Gout is a disease that affects the joints with pain and inflammation in your big toe or ankle. Left untreated, it can lead to painful foot deformity and even kidney problems. The good news is that treating it early, you can relieve pain and help prevent future problems. The disease can usually be treated with medication and proper diet. In severe cases, surgery may be needed.
Gout is caused by an excess of uric acid (a waste product made by the body). The uric acid forms crystals that collect in the joints, bringing on an attack. If you have many attacks, crystals may form large deposits called tophi. Tophi can damage joints and cause deformity.
Who Is at Risk:
Men are more likely to have gout than women, but women can also be affected, mostly after menopause. Some health problems, such as obesity and high cholesterol, increases the risk for the disease. Some medications such as diuretics (water pills) can also trigger an attack. People who drink a lot of alcohol are at high risk. Certain foods can also trigger an attack:
- Alcohol (beer, red wine)
- Meats (red meat, processed meat, turkey)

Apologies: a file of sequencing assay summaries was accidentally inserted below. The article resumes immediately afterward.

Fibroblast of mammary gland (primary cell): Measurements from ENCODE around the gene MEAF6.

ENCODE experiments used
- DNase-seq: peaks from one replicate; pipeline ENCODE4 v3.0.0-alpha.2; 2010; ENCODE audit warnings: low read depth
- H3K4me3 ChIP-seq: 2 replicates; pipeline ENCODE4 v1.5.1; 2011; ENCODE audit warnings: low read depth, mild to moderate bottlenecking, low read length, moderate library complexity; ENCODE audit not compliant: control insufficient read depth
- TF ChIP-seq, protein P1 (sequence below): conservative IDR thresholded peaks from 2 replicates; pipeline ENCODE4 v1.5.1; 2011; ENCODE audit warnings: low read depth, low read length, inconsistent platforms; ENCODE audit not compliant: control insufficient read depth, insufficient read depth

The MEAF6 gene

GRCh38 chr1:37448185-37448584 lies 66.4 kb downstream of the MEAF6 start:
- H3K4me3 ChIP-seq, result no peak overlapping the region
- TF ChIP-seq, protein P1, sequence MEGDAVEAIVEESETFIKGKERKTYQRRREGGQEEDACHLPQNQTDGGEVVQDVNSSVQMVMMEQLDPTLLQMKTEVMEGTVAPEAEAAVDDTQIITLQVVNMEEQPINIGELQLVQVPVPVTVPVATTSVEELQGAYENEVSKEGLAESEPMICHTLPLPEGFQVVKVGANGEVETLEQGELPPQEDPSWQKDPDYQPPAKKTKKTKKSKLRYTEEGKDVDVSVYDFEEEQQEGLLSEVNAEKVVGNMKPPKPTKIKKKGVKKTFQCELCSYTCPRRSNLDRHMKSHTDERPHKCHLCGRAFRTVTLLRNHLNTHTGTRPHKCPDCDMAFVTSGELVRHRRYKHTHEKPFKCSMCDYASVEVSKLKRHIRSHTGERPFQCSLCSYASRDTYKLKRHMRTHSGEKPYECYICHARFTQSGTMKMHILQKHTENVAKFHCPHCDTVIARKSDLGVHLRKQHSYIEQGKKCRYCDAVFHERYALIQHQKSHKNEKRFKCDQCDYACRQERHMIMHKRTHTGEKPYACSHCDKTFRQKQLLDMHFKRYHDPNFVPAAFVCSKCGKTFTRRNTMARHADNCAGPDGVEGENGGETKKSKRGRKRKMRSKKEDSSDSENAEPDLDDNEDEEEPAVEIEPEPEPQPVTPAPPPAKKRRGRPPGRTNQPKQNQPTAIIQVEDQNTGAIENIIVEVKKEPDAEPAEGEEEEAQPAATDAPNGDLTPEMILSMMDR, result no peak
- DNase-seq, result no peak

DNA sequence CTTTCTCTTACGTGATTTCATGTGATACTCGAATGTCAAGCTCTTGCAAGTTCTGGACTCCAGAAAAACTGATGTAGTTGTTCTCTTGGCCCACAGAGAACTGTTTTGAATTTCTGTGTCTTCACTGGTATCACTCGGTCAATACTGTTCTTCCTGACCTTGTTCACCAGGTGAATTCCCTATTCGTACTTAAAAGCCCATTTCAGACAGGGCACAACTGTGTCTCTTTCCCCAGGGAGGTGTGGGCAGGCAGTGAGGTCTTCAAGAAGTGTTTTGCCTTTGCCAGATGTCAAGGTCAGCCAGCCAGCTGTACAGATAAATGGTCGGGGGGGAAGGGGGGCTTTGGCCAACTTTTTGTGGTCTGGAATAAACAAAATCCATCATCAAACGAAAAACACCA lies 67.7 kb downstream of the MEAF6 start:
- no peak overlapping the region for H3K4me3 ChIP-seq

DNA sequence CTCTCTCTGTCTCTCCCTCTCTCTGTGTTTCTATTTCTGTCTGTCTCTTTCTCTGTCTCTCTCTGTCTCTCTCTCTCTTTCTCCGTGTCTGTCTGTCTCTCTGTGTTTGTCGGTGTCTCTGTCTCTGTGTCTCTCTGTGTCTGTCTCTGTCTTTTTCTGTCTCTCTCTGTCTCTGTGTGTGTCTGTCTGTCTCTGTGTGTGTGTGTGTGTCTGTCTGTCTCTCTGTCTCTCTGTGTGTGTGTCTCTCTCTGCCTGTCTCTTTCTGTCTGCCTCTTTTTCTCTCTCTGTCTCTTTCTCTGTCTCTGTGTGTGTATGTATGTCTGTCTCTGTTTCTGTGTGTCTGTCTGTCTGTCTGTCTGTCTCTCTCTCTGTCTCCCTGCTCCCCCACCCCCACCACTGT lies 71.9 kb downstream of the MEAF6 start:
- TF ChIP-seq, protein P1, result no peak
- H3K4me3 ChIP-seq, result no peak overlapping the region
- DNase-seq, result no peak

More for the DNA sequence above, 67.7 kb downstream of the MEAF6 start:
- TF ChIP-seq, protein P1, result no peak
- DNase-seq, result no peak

- Organ meats (kidney, liver, sweetbread)
- Shellfish (lobster, crab, shrimp, scallop, mussel)
- Fish (anchovy, sardine, herring, mackerel)
Your doctor will ask you questions about where and how often you feel pain, your diet, medications, and much alcohol you drink. Your doctor will examine your feet for signs of redness, heat, and swelling to indicate gout.
Gout attacks are painful and often happen more than once. Taking medications may reduce pain and prevent attacks in the future. There are also some things you can do at home to relieve symptoms.
Your doctor may prescribe a daily long-term control medication to reduce levels of uric acid. This may help prevent gout attacks. Other medications can help relieve pain and swelling during an attack.